Black in Halifax: Advocate says lack of public housing improvements amounts to segregation
As Halifax grows and develops, proper housing for Black residents has fallen by the wayside, says Quentrel Provo.
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The numbers matter, but there’s so much more.
African Nova Scotians are the most populous racially visible group in Nova Scotia. About 23,000 Black Canadians call Nova Scotia home, about a fifth of Canada’s Black population. According to the 2011 census, they represented 44 per cent of the racially visible population in the province.
You can start to see a story forming through the numbers. As of 2011, about 80 per cent of African Nova Scotians reported being born in the province — representing generations of families and communities. In Halifax, Black people represented 3.6 per cent of its population — thousands of people call communities in Dartmouth, the north end of Halifax, and North and East Preston home.
Halifax is building more than ever. In 2016, the city issued permits for 1,040 residential units. In 2011, it was only 96. The city’s per capita population growth in 2016 outpaced Montreal, Vancouver, Ottawa and Toronto.
But, in 2011, Black people had a higher unemployment rate in Nova Scotia (14.5 per cent), much lower average incomes — for example, $29,837 for Black men, compared to $42,545 for white men — and less likely to have postsecondary education.
Some, including anti-violence advocate Quentrel Provo, have argued that the concentrations of people in public housing, for example, amounts to segregation.
The city has been failing to create better housing for Black Haligonians while the city continues to grow, says Provo. He cited Mulgrave Park, how the community had their harbour views taken away by the Halifax Shipyard, and Uniacke Square, where condo building may change the neighbourhood. Again.
“Lord forbid it eventually pushes those people out, to build more condos because they already went through that whole thing with Africville,” he said, citing the historic Black neighbourhood that had faced generations of neglect — and, eventually, where Black people were displaced to make way for industry.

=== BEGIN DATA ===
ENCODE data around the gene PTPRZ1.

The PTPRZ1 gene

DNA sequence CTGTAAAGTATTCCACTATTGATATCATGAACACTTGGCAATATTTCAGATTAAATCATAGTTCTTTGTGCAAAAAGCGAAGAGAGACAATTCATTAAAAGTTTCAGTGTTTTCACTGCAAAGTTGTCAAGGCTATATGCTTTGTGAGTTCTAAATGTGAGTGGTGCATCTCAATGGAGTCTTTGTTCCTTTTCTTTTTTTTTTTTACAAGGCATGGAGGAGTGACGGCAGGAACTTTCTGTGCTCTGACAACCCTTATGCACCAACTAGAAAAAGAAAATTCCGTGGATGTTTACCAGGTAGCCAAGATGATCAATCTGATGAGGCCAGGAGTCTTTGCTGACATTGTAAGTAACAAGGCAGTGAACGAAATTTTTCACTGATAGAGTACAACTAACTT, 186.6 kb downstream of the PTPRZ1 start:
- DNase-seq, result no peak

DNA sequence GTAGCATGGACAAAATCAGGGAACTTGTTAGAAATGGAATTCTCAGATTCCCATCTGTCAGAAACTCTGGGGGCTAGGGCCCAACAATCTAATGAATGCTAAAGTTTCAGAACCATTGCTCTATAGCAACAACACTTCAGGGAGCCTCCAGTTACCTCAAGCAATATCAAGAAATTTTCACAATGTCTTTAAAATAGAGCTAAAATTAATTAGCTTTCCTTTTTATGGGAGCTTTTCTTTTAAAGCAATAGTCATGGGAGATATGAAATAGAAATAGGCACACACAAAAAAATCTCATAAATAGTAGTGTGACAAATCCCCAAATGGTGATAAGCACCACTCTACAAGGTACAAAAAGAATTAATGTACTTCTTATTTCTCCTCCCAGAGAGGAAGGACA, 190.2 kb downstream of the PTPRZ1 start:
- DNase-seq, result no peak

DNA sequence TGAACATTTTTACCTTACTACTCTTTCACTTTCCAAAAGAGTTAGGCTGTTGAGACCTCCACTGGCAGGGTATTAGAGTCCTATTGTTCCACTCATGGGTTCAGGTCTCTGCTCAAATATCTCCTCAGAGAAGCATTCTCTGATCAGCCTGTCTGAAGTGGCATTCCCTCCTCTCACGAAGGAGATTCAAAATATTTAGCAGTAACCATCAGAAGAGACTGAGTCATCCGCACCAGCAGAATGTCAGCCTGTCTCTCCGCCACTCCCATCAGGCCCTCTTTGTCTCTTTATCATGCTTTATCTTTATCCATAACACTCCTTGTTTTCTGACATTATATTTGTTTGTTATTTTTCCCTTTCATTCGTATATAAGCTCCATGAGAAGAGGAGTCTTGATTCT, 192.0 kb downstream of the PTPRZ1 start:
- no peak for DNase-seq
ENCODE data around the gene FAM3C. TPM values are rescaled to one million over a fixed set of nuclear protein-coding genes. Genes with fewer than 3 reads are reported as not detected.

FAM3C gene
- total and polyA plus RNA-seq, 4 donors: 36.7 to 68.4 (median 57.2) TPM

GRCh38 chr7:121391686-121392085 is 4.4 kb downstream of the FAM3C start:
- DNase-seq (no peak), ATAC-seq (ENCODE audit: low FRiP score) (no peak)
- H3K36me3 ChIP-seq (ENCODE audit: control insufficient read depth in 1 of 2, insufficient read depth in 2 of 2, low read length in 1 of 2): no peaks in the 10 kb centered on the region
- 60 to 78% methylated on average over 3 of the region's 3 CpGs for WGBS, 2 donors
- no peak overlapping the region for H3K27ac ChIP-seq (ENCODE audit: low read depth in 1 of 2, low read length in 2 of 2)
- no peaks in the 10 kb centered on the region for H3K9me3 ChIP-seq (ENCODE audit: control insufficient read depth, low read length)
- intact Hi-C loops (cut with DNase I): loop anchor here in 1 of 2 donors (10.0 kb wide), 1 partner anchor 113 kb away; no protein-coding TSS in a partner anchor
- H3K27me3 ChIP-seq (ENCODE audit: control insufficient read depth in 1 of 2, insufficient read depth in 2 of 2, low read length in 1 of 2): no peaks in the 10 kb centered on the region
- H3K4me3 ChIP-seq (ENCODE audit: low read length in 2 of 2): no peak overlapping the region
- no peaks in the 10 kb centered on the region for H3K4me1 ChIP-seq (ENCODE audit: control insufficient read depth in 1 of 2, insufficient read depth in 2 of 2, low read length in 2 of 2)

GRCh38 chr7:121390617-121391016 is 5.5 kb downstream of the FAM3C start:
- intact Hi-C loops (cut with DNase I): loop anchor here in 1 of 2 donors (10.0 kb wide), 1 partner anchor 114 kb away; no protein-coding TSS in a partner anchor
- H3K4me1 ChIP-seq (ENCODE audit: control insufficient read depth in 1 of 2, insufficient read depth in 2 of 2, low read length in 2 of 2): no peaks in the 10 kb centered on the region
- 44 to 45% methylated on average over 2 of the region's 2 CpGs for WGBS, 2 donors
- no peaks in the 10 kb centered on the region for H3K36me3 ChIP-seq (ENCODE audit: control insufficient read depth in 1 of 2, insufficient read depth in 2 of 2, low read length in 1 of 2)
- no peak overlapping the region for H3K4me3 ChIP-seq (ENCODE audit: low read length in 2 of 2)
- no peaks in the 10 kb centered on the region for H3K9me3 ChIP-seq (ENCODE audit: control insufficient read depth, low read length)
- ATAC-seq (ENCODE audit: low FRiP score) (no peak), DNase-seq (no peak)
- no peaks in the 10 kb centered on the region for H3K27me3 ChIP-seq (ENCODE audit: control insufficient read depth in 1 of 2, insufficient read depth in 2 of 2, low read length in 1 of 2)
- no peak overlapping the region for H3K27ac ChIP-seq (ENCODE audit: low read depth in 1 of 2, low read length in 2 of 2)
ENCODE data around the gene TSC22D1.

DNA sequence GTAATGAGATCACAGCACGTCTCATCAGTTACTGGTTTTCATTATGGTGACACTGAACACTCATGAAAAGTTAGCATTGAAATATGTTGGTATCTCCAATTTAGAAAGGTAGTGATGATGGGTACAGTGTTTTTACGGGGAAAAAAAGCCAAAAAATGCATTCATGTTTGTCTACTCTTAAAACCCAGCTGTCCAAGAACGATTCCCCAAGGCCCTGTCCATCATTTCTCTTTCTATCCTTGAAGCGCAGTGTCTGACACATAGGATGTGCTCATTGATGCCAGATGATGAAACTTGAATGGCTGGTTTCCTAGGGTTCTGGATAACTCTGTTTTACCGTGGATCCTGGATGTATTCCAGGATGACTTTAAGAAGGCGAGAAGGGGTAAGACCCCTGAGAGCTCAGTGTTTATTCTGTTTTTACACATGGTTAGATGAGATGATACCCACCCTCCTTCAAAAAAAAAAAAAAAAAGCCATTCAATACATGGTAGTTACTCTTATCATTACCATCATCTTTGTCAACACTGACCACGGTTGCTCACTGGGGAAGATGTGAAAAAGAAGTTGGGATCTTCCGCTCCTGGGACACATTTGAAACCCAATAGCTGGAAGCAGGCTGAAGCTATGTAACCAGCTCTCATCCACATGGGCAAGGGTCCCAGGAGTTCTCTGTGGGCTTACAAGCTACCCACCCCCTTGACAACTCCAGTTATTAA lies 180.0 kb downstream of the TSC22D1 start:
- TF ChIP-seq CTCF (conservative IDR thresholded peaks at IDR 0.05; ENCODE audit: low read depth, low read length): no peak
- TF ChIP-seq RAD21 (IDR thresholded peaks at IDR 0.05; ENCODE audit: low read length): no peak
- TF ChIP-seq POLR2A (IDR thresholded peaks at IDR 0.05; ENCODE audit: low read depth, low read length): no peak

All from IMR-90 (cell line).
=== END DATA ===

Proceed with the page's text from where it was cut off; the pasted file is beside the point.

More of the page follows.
The issue of segregation will be informing an issue that has shaped Halifax now more than most: Street checks. The most startling stat is that Black people are three times as likely to be stopped and questioned by Halifax police than white people.
Scot Wortley, a University of Toronto professor who is working with the Nova Scotia Human Rights Commission to study street checks, has heard many stories from locals about harassment and discrimination.
“A healthy level of cynicism exists within the Black community after many years, decades, of complaints about this issue and their perception that there’s been relatively little meaningful change,” said Wortley, who hopes that stat doesn’t skew local opinion on street checks.
But, with a mid-to-late 2018 delivery, Wortley wants his report to cause effective policy change.
Until that day, the numbers speak for themselves.
This story is part of Metro's ongoing Black in Halifax series. Let us know your thoughts on the series, and share your own stories using the hashtag #HalifaxWhileBlack with tweets, Instagram posts and Facebook comments. We may just share it in a future edition.